Offering new perspectives on the relationship between Shiʿis and Sufis in modern and pre-modern times, this book questions any supposed opposition between these two esoteric traditions in Islam by exploring what could be called Shiʿi Sufism and Sufi-oriented Shiʿism at various points in history. The essays collected here are based on new research, in textual studies as well as fieldwork, from a broad geographical area including the Indian subcontinent and Anatolia in addition to Iran. They cover a long period stretching from the early post-Mongol centuries, throughout the entire Safawid era (906–1134/1501–1722) and beyond, and are concerned not only with the sphere of the religious scholars, but also with different strata of society.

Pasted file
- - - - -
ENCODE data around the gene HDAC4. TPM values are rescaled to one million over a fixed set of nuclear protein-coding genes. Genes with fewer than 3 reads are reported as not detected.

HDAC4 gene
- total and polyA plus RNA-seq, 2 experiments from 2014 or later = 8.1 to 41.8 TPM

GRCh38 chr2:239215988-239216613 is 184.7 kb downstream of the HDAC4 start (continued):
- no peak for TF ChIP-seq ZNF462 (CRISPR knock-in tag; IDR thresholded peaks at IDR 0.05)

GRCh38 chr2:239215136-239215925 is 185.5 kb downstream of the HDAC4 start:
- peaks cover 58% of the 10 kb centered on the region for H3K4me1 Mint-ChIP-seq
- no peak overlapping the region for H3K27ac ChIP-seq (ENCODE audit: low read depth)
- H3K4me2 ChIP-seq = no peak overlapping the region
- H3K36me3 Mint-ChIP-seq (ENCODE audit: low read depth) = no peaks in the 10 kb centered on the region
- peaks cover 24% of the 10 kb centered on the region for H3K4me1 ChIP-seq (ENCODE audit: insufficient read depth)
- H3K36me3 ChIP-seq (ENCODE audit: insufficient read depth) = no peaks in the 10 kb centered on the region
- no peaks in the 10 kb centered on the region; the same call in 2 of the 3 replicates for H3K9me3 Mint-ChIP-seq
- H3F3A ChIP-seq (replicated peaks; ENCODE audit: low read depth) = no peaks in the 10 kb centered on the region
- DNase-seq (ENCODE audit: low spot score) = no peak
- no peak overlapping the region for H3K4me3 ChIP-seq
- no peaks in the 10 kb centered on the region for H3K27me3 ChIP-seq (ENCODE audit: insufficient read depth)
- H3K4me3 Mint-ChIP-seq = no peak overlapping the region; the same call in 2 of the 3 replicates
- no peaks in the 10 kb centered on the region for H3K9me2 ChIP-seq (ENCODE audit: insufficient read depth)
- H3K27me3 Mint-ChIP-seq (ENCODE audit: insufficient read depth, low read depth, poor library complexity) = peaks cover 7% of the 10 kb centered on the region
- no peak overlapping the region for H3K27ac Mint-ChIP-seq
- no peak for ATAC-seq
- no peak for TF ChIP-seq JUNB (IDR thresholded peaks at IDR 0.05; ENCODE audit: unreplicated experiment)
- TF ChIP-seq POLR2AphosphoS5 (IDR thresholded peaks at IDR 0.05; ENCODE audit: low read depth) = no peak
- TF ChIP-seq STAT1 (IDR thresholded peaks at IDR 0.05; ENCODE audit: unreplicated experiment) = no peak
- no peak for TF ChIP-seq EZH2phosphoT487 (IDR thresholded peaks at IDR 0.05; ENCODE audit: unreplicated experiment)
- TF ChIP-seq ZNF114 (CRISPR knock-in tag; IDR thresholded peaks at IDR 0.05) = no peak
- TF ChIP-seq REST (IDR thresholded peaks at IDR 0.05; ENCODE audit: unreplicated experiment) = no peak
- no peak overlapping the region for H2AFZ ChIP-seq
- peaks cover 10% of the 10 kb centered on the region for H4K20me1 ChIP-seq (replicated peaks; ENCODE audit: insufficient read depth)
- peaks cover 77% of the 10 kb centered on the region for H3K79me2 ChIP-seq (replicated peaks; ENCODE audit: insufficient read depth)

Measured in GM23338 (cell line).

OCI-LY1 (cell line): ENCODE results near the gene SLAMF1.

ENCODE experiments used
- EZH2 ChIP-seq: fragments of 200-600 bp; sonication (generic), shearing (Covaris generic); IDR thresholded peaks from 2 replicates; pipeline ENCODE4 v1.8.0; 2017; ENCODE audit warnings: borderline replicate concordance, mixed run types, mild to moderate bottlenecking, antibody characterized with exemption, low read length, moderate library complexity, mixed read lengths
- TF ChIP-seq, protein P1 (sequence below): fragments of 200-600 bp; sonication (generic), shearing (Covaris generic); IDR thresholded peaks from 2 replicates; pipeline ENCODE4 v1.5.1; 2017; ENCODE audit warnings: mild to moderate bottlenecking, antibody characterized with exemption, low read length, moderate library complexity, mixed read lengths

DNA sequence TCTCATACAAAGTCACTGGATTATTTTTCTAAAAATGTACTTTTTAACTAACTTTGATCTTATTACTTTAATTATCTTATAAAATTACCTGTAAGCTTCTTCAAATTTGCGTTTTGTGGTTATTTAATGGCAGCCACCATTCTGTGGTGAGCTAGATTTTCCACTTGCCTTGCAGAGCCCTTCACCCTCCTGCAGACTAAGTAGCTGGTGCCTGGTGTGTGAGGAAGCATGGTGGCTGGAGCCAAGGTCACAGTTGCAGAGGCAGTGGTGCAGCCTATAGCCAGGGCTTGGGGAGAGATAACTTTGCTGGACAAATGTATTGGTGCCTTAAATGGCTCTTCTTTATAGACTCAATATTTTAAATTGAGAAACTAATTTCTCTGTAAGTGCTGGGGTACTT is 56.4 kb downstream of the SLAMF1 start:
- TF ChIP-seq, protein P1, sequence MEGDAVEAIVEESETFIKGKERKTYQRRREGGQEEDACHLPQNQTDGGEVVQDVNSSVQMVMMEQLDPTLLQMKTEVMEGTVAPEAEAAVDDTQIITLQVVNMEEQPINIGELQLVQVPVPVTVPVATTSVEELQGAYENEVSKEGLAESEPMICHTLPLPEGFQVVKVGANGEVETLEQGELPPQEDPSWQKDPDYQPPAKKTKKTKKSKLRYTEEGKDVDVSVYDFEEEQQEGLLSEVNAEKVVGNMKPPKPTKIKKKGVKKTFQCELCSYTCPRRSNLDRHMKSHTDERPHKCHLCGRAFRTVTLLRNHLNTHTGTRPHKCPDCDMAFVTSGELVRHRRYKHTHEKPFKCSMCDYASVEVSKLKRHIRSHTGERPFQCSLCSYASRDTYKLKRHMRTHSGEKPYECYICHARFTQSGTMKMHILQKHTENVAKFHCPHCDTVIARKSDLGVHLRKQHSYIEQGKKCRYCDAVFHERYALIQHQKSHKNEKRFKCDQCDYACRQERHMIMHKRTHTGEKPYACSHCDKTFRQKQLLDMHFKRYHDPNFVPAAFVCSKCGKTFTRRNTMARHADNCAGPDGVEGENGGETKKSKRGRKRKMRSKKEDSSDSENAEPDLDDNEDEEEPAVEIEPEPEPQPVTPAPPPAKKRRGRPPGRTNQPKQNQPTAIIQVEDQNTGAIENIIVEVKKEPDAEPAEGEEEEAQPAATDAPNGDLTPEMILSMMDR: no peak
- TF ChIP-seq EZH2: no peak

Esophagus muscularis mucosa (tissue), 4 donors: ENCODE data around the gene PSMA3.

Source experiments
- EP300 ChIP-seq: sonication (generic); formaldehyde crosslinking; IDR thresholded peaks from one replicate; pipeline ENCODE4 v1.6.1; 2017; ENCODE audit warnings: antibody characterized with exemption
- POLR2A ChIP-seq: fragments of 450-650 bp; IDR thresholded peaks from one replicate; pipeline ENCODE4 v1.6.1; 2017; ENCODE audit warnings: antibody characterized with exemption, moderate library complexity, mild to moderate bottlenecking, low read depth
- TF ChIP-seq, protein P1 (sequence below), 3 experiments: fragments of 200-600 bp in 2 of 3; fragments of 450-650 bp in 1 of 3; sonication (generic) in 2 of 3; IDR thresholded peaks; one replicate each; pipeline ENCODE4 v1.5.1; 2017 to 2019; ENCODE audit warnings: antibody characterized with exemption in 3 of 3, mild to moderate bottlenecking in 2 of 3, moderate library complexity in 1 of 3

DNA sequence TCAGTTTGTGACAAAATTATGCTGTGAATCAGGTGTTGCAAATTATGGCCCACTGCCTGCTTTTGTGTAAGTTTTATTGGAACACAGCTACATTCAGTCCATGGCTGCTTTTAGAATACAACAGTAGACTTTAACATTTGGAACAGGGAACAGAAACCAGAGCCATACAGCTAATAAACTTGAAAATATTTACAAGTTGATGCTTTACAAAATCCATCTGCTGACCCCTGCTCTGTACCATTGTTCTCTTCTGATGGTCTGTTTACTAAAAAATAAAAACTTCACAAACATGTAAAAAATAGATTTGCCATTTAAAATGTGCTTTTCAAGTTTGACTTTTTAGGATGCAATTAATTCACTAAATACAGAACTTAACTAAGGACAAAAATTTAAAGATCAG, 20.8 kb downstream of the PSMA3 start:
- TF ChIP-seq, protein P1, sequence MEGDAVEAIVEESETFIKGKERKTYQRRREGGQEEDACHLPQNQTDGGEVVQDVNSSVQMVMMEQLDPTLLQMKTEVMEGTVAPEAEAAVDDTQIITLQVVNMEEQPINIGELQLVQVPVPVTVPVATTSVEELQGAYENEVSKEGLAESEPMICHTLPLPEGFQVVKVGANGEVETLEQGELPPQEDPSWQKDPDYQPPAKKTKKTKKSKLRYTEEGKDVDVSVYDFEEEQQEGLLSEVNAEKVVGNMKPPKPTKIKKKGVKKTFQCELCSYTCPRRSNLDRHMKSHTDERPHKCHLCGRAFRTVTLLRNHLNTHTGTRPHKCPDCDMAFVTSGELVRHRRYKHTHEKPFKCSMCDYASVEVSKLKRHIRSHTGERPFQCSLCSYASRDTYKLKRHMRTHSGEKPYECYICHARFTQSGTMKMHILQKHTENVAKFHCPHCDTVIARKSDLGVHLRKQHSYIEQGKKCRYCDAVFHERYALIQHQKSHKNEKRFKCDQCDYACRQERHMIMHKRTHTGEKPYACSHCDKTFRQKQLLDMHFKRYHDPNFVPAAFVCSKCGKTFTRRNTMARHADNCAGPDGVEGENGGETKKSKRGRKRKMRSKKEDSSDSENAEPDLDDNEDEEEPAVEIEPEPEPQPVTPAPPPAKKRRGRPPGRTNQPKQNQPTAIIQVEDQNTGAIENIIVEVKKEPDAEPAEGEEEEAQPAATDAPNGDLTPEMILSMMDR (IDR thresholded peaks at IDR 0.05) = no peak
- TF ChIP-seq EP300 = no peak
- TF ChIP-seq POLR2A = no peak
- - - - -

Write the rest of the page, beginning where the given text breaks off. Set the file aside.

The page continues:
The first part of the volume looks at the diversity of the discourse on Sufism among the Shiʿi ʿulamaʾ, in the run up to and during the Safawid period. The second part focuses on the social and intellectual history of the most popular Shiʿi Sufi order in Iran, the Niʿmat Allāhiyya. The third part examines the relationship between Shiʿism and Sufism in the little-explored literary traditions of the Alevi-Bektashi and the Khāksāriyya Sufi order.